The beginnings of Abram (and Sarai)’s story is a complex and mixed affair. We witness faithful and fearful responses. Such an account is reflective of ways we are all more than one thing, our stories more than black and white. For we can all be selfless and selfish, all be trusting and self-protecting, we can all show great commitment to future flourishing and all forget the ties that bind us. There is a danger, present to each of us, that we picture ourselves as the main character in our story, indeed, in everyone’s story, and thus are at liberty to engage with others as if they are supporting characters in our own life, robbing them of their own multitudes, their own complexity, their own wants, fears, and frustrations. Many who believed themselves called to great work on behalf of God and the world, have let that justify the neglect and mistreatment of those closest to them.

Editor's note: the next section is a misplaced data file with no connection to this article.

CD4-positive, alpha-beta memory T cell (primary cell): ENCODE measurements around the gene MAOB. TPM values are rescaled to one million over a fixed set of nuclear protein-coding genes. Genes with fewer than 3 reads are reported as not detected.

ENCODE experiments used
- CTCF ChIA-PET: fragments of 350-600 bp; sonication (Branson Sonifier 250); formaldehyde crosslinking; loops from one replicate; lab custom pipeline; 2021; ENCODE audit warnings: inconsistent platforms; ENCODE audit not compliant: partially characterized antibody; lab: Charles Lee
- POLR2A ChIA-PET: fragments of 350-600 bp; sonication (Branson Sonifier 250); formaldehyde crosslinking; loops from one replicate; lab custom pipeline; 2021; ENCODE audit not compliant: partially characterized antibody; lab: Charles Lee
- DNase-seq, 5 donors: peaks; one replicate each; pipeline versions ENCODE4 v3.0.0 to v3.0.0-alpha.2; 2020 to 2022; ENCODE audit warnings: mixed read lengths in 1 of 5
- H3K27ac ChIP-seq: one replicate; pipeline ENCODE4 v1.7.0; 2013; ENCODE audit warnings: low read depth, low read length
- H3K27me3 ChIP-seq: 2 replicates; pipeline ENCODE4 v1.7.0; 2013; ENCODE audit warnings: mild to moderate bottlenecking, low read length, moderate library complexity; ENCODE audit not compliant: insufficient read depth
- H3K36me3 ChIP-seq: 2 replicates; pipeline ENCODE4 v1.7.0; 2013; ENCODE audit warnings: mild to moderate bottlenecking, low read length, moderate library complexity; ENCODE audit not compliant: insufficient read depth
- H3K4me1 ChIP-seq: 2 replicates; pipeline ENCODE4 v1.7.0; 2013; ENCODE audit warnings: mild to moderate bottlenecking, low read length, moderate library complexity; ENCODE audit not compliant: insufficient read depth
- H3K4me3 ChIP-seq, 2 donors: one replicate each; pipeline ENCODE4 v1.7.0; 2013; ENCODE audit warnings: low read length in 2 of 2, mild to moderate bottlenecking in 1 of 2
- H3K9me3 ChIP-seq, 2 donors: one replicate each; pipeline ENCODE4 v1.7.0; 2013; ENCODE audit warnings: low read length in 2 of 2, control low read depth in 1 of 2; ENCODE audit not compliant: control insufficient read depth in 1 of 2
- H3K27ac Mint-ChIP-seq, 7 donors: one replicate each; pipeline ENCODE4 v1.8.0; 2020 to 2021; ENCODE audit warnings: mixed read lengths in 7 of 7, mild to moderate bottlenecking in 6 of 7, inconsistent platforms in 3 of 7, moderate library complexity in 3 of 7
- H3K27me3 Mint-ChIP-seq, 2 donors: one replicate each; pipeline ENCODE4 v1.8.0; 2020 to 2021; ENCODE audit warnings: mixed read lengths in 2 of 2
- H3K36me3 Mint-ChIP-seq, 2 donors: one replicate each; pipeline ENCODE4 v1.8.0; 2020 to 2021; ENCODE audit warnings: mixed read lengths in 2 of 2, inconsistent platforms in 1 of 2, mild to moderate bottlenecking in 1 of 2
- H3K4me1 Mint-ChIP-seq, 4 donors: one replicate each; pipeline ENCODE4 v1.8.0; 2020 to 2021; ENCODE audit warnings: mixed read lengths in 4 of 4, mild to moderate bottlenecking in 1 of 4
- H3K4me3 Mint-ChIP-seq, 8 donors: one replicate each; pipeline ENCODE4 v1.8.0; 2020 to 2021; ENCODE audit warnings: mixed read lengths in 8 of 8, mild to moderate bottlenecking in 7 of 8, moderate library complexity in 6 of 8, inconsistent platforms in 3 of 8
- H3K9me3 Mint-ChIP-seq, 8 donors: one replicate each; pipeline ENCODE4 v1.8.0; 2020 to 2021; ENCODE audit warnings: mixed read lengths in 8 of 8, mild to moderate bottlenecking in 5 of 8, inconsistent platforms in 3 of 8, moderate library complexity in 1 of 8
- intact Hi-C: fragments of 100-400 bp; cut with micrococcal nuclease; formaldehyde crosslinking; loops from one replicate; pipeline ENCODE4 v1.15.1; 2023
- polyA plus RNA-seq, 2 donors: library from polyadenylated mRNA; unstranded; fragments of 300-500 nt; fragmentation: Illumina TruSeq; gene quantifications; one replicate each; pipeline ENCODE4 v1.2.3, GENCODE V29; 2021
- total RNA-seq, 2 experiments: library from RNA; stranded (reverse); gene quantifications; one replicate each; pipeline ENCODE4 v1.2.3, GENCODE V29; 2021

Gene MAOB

Abram is indeed a paragon of faith; in many ways he is exemplative of the life of the faithful… and from his example we draw wisdom and hope. But he is also exemplative of the many ways we damage others out of fear and selfishness, a paragon for the harm that can come when we view our own flourishing and success as indispensable to the plans of God.